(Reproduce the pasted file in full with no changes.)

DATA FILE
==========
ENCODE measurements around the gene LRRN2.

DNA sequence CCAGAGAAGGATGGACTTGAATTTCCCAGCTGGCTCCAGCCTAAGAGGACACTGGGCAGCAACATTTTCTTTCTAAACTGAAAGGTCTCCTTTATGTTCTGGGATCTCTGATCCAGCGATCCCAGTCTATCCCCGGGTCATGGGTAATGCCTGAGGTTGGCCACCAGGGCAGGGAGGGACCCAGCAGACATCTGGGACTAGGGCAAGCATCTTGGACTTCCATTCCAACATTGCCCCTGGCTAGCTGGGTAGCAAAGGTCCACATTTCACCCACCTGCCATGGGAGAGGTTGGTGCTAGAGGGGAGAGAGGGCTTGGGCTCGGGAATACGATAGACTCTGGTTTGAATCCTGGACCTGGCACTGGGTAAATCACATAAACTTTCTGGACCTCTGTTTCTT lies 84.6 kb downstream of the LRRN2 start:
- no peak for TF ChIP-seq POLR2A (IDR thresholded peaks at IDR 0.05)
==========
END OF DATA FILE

ENCODE measurements around the gene LRRN2.

DNA sequence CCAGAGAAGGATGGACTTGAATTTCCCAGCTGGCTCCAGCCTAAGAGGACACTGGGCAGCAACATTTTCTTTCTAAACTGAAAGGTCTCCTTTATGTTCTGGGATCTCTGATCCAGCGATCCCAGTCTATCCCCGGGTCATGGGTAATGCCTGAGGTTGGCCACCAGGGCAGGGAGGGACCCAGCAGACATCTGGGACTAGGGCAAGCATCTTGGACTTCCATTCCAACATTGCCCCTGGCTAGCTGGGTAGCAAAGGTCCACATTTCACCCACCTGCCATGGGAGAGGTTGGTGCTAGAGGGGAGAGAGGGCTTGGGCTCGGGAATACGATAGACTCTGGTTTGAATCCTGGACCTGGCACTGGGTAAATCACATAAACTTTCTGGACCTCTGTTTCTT lies 84.6 kb downstream of the LRRN2 start:
- no peak for TF ChIP-seq POLR2A (IDR thresholded peaks at IDR 0.05)